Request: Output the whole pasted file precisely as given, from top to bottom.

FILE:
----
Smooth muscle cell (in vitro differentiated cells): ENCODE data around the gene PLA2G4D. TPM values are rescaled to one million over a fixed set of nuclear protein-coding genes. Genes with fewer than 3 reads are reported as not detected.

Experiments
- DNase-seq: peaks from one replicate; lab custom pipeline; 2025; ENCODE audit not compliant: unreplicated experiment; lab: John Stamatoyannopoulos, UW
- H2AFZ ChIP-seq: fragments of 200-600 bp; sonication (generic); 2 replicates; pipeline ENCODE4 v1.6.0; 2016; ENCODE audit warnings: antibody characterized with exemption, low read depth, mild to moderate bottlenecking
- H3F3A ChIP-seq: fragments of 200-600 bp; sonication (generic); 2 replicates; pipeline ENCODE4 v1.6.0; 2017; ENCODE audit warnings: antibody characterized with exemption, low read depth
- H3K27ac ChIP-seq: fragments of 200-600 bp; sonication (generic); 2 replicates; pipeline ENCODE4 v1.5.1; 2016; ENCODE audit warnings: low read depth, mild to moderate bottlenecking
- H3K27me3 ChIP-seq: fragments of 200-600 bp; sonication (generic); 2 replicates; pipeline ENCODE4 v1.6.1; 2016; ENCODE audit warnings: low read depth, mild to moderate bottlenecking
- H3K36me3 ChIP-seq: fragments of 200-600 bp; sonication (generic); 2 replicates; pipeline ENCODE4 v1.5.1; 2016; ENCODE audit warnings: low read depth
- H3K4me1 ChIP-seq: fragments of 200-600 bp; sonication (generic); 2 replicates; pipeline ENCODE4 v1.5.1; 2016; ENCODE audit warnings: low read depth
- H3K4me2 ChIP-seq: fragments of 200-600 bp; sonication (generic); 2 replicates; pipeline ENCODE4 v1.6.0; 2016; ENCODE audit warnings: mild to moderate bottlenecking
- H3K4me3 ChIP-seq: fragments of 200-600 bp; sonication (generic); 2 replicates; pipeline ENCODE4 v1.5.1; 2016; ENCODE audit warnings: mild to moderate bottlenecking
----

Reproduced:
Smooth muscle cell (in vitro differentiated cells): ENCODE data around the gene PLA2G4D. TPM values are rescaled to one million over a fixed set of nuclear protein-coding genes. Genes with fewer than 3 reads are reported as not detected.

Experiments
- DNase-seq: peaks from one replicate; lab custom pipeline; 2025; ENCODE audit not compliant: unreplicated experiment; lab: John Stamatoyannopoulos, UW
- H2AFZ ChIP-seq: fragments of 200-600 bp; sonication (generic); 2 replicates; pipeline ENCODE4 v1.6.0; 2016; ENCODE audit warnings: antibody characterized with exemption, low read depth, mild to moderate bottlenecking
- H3F3A ChIP-seq: fragments of 200-600 bp; sonication (generic); 2 replicates; pipeline ENCODE4 v1.6.0; 2017; ENCODE audit warnings: antibody characterized with exemption, low read depth
- H3K27ac ChIP-seq: fragments of 200-600 bp; sonication (generic); 2 replicates; pipeline ENCODE4 v1.5.1; 2016; ENCODE audit warnings: low read depth, mild to moderate bottlenecking
- H3K27me3 ChIP-seq: fragments of 200-600 bp; sonication (generic); 2 replicates; pipeline ENCODE4 v1.6.1; 2016; ENCODE audit warnings: low read depth, mild to moderate bottlenecking
- H3K36me3 ChIP-seq: fragments of 200-600 bp; sonication (generic); 2 replicates; pipeline ENCODE4 v1.5.1; 2016; ENCODE audit warnings: low read depth
- H3K4me1 ChIP-seq: fragments of 200-600 bp; sonication (generic); 2 replicates; pipeline ENCODE4 v1.5.1; 2016; ENCODE audit warnings: low read depth
- H3K4me2 ChIP-seq: fragments of 200-600 bp; sonication (generic); 2 replicates; pipeline ENCODE4 v1.6.0; 2016; ENCODE audit warnings: mild to moderate bottlenecking
- H3K4me3 ChIP-seq: fragments of 200-600 bp; sonication (generic); 2 replicates; pipeline ENCODE4 v1.5.1; 2016; ENCODE audit warnings: mild to moderate bottlenecking